Macaroons And Macarons Are Not The Same Thing And My World Is Completely Changed

I have brain cells, I swear.

This week I came to the small realisation that my entire life has been a lie. 

Why?, you ask. What thing could possibly make me question my entire existence and everything I know to be good and sacred in this world? 

Macaroons, that’s what. 

Gossip Girl didn’t prepare me for this. Source: Giphy

For the last 23 years of my life I have been living under the assumption that the humble macaroon was the same as the macaron (AKA those chewy french biscuits that come in different colours and flavours).  

I thought that macaroon was just the lazy way of saying macaron. You know how it is, the French say something beautiful and we butcher it with our bogan accents

Turns out I was wrong because macaroons and macarons are distinctly different things.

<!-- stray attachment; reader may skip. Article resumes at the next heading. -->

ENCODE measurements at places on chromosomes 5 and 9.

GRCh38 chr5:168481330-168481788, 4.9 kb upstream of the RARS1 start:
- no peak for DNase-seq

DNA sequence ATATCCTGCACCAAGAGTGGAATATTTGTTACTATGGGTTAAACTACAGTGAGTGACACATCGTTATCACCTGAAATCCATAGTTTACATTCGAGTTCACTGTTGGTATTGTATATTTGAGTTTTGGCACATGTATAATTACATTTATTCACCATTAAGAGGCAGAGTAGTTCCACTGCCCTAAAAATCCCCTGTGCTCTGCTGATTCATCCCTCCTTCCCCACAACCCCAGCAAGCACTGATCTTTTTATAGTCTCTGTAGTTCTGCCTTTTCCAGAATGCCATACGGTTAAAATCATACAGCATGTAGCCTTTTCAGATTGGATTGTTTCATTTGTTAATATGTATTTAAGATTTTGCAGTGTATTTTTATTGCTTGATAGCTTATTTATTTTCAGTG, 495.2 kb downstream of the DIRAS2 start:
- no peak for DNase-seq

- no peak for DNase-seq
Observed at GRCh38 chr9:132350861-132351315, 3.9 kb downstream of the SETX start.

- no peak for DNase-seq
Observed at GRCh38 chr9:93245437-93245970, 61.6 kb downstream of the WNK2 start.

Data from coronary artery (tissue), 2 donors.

Maca-rons are the beautiful French melt-in-your-mouth biccies I mentioned. 

Maca-roons are chewy biscuits made of almonds or coconut, often with the gross glace cherry on top. These ones: 

Yum! Source: Getty

The funny thing is, once I was informed of the difference between the two biscuits I had a kind of “ah-ha!” moment. A part of my subconscious knew that the chewy coconut biscuits were called macaroons. But the main, functioning part of my brain had still managed to ignore that nugget of knowledge my whole life and continue to assume that macaroons and macarons were the same. 

Basically, my brain is stupid. 

That, or it’s a conspiracy, because every time I typed ‘macaroon’ into a search engine the colourful French kind kept coming up.

-gif- confused

Me neither, Sharpay. Source: Giphy

I feel it is my responsibility to enlighten you all to this small fact just in case you too are living in ignorant bliss. 

Pay it forward. 

Weet-Bix Is The Most Underrated Cereal, Hear Me Out

Don’t hate, appreciate.